HM: Those are valid arguments. There aren’t any real technical reasons the two platforms can’t play together. It really comes down to design and logistics. The design team is agreed that we will not compromise the gameplay for one platform just to support both. We’re still investigating possible solutions, and there is no official stance yet.

VGB: We’ve seen voice-over IP showing up by default in recent MMOs like Dungeons & Dragons Online and Lord of the Rings Online, and the idea of people communicating vocally over headsets seems logical within the world of spies. Are you guys planning on taking advantage of this with The Agency?

HM: Absolutely. We’ll be providing text, voice, and other communication options to players to allow them to have the community and gameplay experience they desire.

VGB: With any MMO one of the first things most gamers wonder about and are eager to know is whether or not they’ll have to pay a monthly fee in order to play. Can you confirm anything at this time regarding possible subscription plans or pricing structures, if any?

HM: We understand that business models vary based on platform and built in expectations. We’re discussing a number of options right now, and once we decide on the one that’s right for we’ll make an announcement.

VGB: Are there plans or ideas being kicked around to link The Agency in with Sony’s upcoming PS3 Home service in any special ways?

HM: We’re all itching to get our hands on PS3 Home. As it stands we’re cooking up a number of ways to hook in our gameplay, and now we just need quality time with its guts to determine how far we can push it. We don’t want to get into any specific ideas until we’ve fully evaluated what we can actually do.

VGB: And last but not least, do you have any general timetable in place on when you hope/expect The Agency to be ready to launch?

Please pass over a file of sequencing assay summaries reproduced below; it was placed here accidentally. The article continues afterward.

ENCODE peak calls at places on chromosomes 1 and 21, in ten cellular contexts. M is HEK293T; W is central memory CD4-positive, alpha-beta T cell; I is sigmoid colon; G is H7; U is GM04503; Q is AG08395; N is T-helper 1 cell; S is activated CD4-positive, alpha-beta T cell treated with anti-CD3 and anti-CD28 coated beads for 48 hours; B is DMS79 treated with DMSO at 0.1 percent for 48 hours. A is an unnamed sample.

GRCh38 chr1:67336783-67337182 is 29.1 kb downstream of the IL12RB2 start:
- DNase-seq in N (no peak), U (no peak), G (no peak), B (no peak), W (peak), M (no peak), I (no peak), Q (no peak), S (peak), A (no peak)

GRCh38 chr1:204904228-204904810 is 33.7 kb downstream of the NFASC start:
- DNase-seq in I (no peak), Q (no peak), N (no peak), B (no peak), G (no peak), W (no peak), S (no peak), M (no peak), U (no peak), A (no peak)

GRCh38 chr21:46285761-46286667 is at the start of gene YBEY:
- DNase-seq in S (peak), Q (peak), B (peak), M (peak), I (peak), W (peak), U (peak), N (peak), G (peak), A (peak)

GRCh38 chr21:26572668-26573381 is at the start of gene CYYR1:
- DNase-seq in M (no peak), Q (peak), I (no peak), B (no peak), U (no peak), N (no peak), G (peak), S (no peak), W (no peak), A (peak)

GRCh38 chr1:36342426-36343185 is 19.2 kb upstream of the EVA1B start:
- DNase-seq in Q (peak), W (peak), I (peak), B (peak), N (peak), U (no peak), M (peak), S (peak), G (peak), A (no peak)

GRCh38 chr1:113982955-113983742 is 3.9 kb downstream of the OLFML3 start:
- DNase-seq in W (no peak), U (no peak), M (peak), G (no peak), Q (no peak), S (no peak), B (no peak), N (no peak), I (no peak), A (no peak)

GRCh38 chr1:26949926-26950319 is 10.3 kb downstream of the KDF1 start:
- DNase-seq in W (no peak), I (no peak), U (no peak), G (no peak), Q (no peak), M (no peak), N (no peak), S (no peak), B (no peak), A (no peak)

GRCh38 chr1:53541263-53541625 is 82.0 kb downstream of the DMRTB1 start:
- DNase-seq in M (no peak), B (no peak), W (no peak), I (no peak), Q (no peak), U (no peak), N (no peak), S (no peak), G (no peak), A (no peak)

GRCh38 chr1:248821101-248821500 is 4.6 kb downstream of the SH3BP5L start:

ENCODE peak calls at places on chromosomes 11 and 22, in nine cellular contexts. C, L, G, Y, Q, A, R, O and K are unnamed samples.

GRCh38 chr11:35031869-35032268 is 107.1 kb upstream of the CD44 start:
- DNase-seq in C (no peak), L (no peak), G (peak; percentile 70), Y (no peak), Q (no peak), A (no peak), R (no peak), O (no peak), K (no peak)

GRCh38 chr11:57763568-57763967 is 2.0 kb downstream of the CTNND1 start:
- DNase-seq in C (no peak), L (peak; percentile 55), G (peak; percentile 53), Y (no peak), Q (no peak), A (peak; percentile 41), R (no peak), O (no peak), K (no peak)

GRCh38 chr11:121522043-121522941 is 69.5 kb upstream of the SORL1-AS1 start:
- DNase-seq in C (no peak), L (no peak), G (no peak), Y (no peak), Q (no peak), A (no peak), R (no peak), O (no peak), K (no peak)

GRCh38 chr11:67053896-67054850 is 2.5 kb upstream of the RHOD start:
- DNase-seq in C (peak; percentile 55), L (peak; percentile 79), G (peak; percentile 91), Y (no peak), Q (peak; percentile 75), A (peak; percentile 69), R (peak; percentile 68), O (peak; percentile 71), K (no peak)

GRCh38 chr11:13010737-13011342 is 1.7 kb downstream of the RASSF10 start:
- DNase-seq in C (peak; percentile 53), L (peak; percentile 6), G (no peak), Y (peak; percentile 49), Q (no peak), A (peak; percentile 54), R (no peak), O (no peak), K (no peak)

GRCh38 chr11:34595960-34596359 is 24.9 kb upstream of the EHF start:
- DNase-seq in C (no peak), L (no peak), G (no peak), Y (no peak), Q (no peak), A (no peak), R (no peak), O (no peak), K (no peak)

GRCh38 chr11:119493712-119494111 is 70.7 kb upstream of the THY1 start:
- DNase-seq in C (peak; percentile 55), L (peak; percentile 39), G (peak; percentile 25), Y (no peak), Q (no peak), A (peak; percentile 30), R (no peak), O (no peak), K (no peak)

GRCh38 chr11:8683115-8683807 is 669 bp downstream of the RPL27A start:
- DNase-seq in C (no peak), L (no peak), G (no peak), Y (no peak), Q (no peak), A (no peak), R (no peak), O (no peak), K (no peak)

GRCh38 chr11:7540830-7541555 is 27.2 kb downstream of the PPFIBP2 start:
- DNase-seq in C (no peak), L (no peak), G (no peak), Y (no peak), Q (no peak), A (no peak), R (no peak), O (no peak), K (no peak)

HM: As a designer, I’m required by law to say: When it’s done. SOE has made a huge commitment to the quality of The Agency, and nothing impacts quality more than rushing towards an arbitrary date. My personal hope would be that everyone was playing the game yesterday. Unfortunately, no one on the team has been able to engineer a time machine capable of realizing that fevered dream…yet.

VGB: Thanks so much for your time, Hal. We can’t wait to see more of what you guys have up your sleeves for The Agency!

About the Author

Matt Litten is the full-time editor and owner of He is responsible for maintaining the day to day operation of the site, editing all staff content before it is published, and contributing regular news, reviews, previews and other articles. Matt landed his first gig in the video game review business writing for the now-defunct website After the sad and untimely close of BonusStage, the former staff went on to found After a short stint as US Site Manager for AceGamez, Matt assumed full ownership over VGBlogger, and to this day he is dedicated to making it one of the top video game blogs in all the blogosphere. Matt is a fair-minded reviewer and lover of games of all platforms and types, big or small, hyped or niche, big-budget or indie. But that doesn't mean he will let poor games slide without a good thrashing when necessary!